Posts Tagged same- sex marriage

What are the reasons that we, as citizens, oppose gay marriage?

More from Orson Scott Card from the same article mentioned in my prior post.

1. Homosexuality itself is simply not understood. The available evidence suggests that bisexuality is far more common than exclusive homosexuality, that same-sex attraction may be a phase in some individuals and is merely an option for others

2. Even where individuals feel they have no option except same-sex attraction, we do not understand the cause. The available evidence argues for at most a genetic contribution, with other — probably environmental — causes involved. The best evidence is that children are most likely to be reproductively viable — i.e., able to mate successfully in circumstances likely to produce children who grow up to be reproductively viable — when they have two parents, one of the same sex, and one of the opposite sex.

3. Growing up with opposite-sex parents, but in a society that has normalized and actively promotes one-sex marriages, will certainly affect the children of opposite-sex parents, potentially tipping the balance for children whose sexual identity is still formable.

4. Those who promote gay marriage have already shown a disposition to insist on uniformity of thought on the topic, and will certainly attempt to use the power of the state to suppress any attempt to publicly express a preference for heterosexuality, even (or especially) when such a preference has a religious basis, making this a potential religious-freedom and freedom-of-speech-and-press issue as well.

5. Gay marriage has been instituted in three states (so far) only by judicial decree, and without even the pretext that the constitutions involved were ever written with the intention of promoting or allowing gay marriage. This has happened even in a state (California) where a large majority of the people had already rejected gay marriage at the ballot box.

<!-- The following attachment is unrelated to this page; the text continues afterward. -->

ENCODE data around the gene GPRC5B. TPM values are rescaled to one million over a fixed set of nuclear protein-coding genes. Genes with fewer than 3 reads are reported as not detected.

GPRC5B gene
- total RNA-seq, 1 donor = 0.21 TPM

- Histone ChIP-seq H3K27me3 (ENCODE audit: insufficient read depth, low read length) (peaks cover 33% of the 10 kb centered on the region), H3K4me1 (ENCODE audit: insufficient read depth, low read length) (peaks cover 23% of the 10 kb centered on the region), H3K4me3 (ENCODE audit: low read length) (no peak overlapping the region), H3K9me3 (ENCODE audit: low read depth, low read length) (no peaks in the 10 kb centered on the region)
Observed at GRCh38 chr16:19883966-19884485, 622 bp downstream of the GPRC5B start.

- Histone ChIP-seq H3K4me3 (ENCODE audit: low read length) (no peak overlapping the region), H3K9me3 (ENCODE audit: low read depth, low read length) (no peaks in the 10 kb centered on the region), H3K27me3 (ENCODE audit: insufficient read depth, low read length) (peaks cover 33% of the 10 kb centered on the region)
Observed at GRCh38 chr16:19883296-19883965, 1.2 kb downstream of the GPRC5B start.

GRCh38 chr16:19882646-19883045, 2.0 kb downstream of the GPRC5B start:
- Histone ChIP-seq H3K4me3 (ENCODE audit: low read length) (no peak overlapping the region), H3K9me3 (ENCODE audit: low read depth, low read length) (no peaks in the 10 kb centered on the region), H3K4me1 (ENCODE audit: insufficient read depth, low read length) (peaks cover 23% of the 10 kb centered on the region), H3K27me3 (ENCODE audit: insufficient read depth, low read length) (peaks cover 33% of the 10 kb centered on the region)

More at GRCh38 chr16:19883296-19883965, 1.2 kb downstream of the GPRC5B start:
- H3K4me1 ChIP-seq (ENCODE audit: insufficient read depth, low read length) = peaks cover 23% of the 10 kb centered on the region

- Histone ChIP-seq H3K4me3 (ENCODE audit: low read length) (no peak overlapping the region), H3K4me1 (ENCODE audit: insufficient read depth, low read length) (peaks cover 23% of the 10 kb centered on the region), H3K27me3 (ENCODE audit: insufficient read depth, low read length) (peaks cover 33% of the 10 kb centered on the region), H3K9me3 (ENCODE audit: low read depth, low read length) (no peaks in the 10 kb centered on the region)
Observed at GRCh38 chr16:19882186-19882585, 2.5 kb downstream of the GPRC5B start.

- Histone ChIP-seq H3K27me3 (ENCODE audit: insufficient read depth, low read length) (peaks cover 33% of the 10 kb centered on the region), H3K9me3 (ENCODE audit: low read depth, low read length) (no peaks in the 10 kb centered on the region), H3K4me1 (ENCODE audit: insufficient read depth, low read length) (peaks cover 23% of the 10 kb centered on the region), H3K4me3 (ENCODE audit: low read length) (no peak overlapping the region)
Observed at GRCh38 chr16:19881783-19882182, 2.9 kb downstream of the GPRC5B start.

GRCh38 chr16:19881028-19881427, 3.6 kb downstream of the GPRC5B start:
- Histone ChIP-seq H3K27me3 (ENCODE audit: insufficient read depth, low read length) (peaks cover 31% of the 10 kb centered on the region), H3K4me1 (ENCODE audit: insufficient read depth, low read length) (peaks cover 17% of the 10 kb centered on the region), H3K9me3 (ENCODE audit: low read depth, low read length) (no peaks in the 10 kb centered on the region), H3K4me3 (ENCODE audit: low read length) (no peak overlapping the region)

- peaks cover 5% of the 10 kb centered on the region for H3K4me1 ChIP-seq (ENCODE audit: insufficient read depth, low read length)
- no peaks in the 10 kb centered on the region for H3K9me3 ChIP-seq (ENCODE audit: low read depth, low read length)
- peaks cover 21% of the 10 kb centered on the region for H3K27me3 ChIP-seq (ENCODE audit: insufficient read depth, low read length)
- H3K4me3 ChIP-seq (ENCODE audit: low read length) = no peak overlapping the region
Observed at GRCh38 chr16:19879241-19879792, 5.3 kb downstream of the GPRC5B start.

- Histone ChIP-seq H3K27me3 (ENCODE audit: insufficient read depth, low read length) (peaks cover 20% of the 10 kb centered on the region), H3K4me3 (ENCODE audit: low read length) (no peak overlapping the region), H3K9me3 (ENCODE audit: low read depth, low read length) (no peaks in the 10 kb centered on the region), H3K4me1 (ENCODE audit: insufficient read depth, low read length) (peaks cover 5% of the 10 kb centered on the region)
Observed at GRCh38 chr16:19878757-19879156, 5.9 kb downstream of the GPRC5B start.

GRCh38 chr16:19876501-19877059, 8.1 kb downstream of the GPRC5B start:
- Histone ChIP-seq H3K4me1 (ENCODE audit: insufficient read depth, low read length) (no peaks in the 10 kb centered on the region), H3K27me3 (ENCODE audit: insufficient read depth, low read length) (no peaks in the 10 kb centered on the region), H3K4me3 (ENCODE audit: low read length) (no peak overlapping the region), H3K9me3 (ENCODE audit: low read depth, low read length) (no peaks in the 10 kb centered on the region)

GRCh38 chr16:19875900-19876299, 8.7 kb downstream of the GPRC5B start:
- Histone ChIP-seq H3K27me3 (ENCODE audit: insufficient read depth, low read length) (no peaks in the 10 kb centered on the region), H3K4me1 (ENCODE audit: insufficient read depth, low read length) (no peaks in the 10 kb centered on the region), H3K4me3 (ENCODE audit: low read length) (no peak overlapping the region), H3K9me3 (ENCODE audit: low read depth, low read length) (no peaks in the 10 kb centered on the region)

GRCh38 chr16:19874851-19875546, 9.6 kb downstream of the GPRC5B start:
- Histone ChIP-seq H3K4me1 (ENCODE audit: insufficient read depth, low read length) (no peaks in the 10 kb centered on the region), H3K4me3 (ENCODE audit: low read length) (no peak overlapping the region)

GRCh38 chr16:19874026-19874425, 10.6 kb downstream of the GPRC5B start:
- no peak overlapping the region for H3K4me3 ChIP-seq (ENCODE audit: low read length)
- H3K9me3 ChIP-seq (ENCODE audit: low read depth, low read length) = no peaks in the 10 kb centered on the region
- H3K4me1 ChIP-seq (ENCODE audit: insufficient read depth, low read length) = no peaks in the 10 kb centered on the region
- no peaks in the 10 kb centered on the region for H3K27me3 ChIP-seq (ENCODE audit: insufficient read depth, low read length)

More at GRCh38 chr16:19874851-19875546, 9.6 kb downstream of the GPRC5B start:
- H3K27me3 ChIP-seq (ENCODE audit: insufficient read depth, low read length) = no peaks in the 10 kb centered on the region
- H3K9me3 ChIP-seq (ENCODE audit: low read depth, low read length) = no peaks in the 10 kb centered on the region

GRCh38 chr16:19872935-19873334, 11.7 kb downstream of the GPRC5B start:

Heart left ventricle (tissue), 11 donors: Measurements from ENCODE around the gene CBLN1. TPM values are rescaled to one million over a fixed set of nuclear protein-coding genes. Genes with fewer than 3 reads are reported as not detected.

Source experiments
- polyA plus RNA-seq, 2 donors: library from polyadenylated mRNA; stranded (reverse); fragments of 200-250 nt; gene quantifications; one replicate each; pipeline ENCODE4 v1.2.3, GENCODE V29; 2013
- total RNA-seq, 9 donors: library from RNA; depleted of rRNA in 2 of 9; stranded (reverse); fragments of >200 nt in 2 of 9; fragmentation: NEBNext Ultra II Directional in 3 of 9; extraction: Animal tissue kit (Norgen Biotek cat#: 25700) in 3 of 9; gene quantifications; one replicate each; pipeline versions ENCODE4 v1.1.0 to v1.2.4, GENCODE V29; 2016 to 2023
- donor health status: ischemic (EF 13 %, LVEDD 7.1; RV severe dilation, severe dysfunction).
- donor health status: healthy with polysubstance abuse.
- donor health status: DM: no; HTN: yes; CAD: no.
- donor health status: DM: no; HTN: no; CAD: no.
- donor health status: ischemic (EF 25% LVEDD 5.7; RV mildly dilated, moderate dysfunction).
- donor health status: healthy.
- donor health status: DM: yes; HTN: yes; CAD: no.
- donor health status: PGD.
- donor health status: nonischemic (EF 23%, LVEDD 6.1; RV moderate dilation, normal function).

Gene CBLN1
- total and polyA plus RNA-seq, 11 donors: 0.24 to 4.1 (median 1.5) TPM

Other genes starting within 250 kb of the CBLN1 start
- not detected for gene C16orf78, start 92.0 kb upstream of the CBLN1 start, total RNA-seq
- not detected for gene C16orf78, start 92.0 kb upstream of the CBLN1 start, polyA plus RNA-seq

No serious attempt has been made to consider anything more than a general feeling that “tolerance is good” and “discrimination is bad.” Yet we are proceeding headlong into a vast social experiment whose consequences, as far as we can see, risk serious damage to many in order to create only the most marginal benefit for a few.

What’s the hurry? Why the hostility toward even the slightest opposition? Can’t our opponents wait to get their way until they have persuaded a clear majority? Can’t they listen to people with ideas that are different from theirs?

Wow does anyone else think that is a great summary of why we should vote yes to 8?  In particular I find point 5 to the end compelling.  But I have already brought this up in a prior post.

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Standing up for what is right.

I look around and it seems there are more tv adds, big names and signs for no to prop 8.  Maybe this is because they have big names donating big sums of money.  Regardless I talk with people face to face it seems many are undecided or quietly in agreement with what proposition 8 is about.  Why it is hard to stand up for what you know is right?

Elaine S. Dalton shared to following story in a talk she gave in April of 2008.

A young man I know well was elected to be the student body president at a large university. The university sent him to a leadership seminar where student leaders from across the United States gathered in Chicago, Illinois, to be trained and educated. They participated in an initial game outdoors on the college campus so that they could become acquainted with each other. The students were presented with current issues facing today’s youth and were asked to take a position. In response to the issue presented, they were directed to run to several trees in the grassy area marked “strongly agree,” “partially agree,” “strongly disagree,” or “mildly disagree.”

Toward the end of this exercise, the leader asked, “Do you believe in premarital sex?” Without hesitation, this young man ran to the tree marked “strongly disagree.” To his amazement, he was the only one there! All the other student leaders were laughing and pointing at him and saying, “Oh, Jess, you are so funny. We all know you’re not really serious.” At that moment Jess said he knew exactly what he must do and so he loudly declared, “I’m not funny. I’m serious!” There was a stunned silence, and then the group dispersed, leaving Jess standing alone by the tree. He felt out of place and yes, weird. But he wasn’t weird. He was right. And he was not alone. During the week, many of the student leaders came to him privately and said that they wished they had known years earlier what he knew.”

I think it is hard to stand up and say I agree with Prop 8 because it is not the popular thing, neither is it culturally acceptable not to embrace all peoples actions.  But that doesn’t excuse us from taking a stand when it isn’t popular.

And so I challenge you all to stand up for what is right.  Protect traditional marriage.  Vote Yes to 8.

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